Kurdish fighters backed by U.S.-led coalition airstrikes on Sunday entered the northern Iraqi town of Sinjar, which has been held by Islamic State militants for months.
The campaign to retake the mountain town is the latest effort to regain ground lost to the Sunni extremist group during the summer, when it expanded from strongholds in neighboring Syria and seized large swaths of northern and western Iraq.
So far in Sinjar, Kurdish peshmerga fighters have managed to clear a path to the mountain that overshadows town, allowing some of the thousands of Yazidis, a religious minority, trapped there since summer to evacuate.
That meant clearing mines and roadside bombs planted by Islamic State, which they continued to do Sunday in an area covering more than 800 square miles, according to a statement from the Kurdistan regional government's security council.
The council posted video of residents returning to their homes via the newly cleared road and praising both the airstrikes and the Kurdish fighters for fending off Islamic State, known in Arabic as Daesh.
"The whole world comes and goes through this road. The way has become safe now, there are no longer any Daesh here," says a man in the video, wearing a leather jacket and standing near a car with several other people. "We're back in our village again. Thanks be to God the peshmerga triumphed over the whole village, there is no longer any Daesh here. They all fled from here and were defeated."
According to the council, airstrikes and the peshmerga have killed at least 250 Islamic State militants since the offensive started Wednesday, including 50 in Sinjar on Saturday.
The spokesman for Kurdish forces said Sunday that the fighters in Sinjar were still facing resistance from the militants.
"We have the city surrounded from all sides," said spokesman Jabar Yawar, "but the Daesh terrorists are in the houses and they are fighting us from there. The operation is ongoing but has not ended."
The president of the semiautonomous Kurdish region of northern Iraq, Massoud Barzani, toured Kurdish positions on Mt. Sinjar on Sunday, where he vowed to defeat the militants.
"Any place we can find them, we will crush the Islamic State," he told the BBC.
Three weekend airstrikes also hit Tall Afar, home to a military airport east of Sinjar near the Syrian border that Iraq has been trying to wrest from Islamic State control. The aerial attack targeted, among other sites, a building, checkpoint and six vehicles, according to a U.S. military statement.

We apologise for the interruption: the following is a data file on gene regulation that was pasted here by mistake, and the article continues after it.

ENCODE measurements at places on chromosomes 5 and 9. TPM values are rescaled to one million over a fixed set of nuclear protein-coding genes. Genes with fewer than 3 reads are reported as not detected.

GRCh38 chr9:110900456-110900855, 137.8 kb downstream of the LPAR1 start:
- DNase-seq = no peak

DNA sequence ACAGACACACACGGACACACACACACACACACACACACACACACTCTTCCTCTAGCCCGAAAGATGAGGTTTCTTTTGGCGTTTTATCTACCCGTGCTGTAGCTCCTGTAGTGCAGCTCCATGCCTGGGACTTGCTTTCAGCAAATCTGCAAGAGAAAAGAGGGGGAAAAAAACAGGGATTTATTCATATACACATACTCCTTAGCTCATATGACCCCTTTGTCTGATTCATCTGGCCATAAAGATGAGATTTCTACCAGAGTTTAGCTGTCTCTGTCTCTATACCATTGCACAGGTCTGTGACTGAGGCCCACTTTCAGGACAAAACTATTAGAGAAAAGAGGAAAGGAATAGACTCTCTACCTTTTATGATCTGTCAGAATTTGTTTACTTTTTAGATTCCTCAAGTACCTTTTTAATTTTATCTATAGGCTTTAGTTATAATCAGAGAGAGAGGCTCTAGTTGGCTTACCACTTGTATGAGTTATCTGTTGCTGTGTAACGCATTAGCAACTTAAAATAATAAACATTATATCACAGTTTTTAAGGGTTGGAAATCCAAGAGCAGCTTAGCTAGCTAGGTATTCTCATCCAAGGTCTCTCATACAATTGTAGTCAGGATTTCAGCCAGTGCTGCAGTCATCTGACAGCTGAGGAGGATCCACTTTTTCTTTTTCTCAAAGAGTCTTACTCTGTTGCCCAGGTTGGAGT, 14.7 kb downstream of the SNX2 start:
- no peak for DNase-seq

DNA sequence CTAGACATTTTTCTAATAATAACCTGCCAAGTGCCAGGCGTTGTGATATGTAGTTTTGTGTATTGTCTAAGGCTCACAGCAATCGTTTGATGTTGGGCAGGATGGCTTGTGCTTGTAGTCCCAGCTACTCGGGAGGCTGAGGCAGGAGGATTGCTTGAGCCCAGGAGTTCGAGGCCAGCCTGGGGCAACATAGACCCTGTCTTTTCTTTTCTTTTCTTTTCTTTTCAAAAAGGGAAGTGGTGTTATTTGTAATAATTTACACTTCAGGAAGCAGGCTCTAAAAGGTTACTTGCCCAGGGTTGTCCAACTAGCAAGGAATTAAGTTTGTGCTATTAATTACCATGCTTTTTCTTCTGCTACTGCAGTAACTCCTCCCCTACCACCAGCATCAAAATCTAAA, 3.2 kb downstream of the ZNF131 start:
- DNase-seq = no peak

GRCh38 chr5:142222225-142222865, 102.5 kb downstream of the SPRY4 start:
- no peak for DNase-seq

In addition, strikes targeted areas near the northern city of Mosul, captured by Islamic State in June; the desert hamlet of Rutba; and Baiji, a refinery town.
In Syria, the U.S.-led coalition carried out at least five airstrikes over the weekend near Kobani, a city near the Turkish border, destroying eight Islamic State fighting positions, according to the U.S. military.
The Syrian Observatory for Human Rights, a pro-opposition network based in Britain, claimed that the coalition also had launched at least a dozen airstrikes against Islamic State-controlled towns in the northern Syrian province of Aleppo, where rebels and Al Qaeda-linked groups fighting the Syrian government also have been battling the extremist movement for months.
New insight into Islamic State is expected this week from a German journalist working on a book about the group who recently spent 10 days living with the extremists in Mosul, documenting their regime.
Juergen Todenhoefer, 74, posted images on his Facebook page purportedly taken during the visit, and told the German website Der tz that he plans to publish a summary of his trip on Monday.
Todenhoefer described Islamic State as "much stronger than we think," fueled by "an almost ecstatic enthusiasm that I have never encountered in any other war zone" — including interviews with Al Qaeda and the Taliban.
"Each day, hundreds of willing fighters arrive from all over the world," he told the website about his time in Mosul. He said that the militants are spread out across the city and that airstrikes by the U.S.-led coalition will probably fail to beat them.
"With every bomb that is dropped now and meets a civilian, the number of terrorists is increased," he said.
Times staff writer Hennessy-Fiske reported from Baghdad and special correspondent Bulos from Beirut.